As the second chart from the top shows, M2 has become disconnected from loan creation in China. This has important consequences:
We adopt another line of attack at the question: Namely, we look at the mirror image of credit (which is on FIs’ asset side) and focus on “money”, a metric related to FIs’ funding side. The basic idea is that credit generation is effectively a money creation process. Without credit creation, the amount of money would normally be unchanged no matter what happens in the real economy and vice versa (see Box 1 for more discussion on the general credit-money relationship). With this linkage extended, it is possible to come to a reasonable estimate of the true pace credit flow (at least from banks) to the real economy by looking at growth of broad money, or M2, as we did a couple of years ago.
There is a problem though with this simple proxy, i.e., China has been becoming much less banks-centric. M2, which is essentially banks’ deposits, is no longer broad enough to reflect all key funding elements as the financial system diversifies. In fact, recognition of the growing diversity of the financial system already led the PBOC to expand the coverage of M2 in late 2011 to also include NBFI deposits (vs. only household and corporate deposits previously), partly intended to account for the increasing importance of WMPs at that time. But even with that expansion, M2 does not sufficiently capture FIs’ funding sources nowadays for two related reasons: i) banks have been drawing a significant amount of funding from non-deposit sources such as money market mutual funds’ purchase of NCDs, which is not included in the current measure of M2 (Exhibit 2); and ii) NBFIs (e.g., investment funds, insurance asset managers) have been rising in popularity amongst households/corporates as saving and investment intermediaries, and their financial activity may not be fully reflected on banks’ balance sheet (i.e., conducted off banks’ balance sheet).
On the other hand, though, including all elements of FIs’ funding side would not be ideal either, in our view, as that would overstate the pace of money created from lending to households/corporates, because of possible “financial round-tripping” (as discussed above) and double counting.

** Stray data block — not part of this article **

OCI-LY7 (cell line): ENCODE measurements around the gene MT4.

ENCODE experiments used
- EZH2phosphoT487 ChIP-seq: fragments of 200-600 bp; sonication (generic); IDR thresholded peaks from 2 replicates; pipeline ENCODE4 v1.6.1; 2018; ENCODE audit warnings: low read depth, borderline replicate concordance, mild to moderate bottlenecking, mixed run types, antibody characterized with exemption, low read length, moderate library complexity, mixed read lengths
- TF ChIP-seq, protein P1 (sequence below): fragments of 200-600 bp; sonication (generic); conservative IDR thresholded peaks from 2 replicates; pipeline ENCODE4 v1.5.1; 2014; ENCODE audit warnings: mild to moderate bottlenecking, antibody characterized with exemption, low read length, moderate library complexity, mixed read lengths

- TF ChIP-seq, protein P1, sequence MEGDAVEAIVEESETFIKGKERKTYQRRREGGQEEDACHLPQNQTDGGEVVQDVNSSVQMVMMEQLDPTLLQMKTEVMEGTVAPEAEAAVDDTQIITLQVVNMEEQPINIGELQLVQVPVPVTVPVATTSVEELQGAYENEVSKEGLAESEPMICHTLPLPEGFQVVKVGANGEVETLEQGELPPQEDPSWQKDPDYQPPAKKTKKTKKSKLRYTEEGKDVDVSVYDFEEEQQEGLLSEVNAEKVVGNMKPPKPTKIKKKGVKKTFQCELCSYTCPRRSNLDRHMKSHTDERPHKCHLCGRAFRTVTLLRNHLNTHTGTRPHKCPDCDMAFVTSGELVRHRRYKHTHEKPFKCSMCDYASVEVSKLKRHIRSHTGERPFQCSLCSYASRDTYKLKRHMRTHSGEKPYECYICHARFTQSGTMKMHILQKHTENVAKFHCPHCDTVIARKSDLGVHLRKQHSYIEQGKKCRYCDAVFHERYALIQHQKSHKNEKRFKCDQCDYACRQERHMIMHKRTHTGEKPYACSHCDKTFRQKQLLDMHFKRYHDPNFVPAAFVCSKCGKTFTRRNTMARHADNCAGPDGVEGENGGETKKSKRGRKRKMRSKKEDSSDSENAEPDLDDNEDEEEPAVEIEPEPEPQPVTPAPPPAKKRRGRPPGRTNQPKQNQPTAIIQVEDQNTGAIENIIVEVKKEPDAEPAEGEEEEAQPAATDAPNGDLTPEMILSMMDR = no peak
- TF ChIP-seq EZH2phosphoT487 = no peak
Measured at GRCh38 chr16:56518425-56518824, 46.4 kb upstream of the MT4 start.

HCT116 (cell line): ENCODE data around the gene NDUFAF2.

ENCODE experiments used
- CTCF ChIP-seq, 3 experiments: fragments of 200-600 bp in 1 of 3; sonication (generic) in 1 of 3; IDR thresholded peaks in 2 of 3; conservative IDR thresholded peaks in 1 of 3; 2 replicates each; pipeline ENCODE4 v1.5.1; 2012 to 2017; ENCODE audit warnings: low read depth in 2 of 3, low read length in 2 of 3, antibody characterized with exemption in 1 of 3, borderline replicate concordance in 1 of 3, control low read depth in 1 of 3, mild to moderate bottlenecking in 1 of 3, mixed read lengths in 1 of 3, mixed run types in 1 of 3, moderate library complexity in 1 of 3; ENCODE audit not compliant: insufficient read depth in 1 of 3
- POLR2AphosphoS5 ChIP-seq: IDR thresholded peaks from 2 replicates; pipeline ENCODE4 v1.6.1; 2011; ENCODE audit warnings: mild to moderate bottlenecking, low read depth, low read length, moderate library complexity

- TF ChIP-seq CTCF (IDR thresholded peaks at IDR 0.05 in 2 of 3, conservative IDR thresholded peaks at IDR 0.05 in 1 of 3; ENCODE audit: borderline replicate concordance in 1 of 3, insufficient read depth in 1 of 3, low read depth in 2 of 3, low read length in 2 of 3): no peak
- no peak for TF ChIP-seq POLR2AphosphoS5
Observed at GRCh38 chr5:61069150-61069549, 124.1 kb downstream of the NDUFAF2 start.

Therefore, to deduce the size of credit flow to households/corporates, we construct our own measure of adjusted “money”, which is intended to be broad enough to capture increasing financial diversification but targeted enough to cover only funding that comes from and is owned by households/corporates.
Goldman then proceeds to explain how it comes up with its own, adjusted, version of a comprehensive debt creation number in China, aka following the money trail. This process, while complex, can be summarized as follows:
And quantitatively boils down to the following:
This is how Goldman explains the variation:
The broad trend of our measure seems clear, showing a significant jump in 2012 vs. 2011 and another, even bigger, jump last year vs. 2014. In comparison, M2 increased by only about RMB 16tn last year—a main reason for the difference is that a lot of “money” going into non-deposit financial channels is not included in M2. But in trying to follow the money flow more systematically as in our exercise, it seems clear that there was a lot of money created and circulating around amongst households and corporates relative to what the TSF shows, and this evidences that a very large relative amount of credit (as a % of GDP) was extended last year.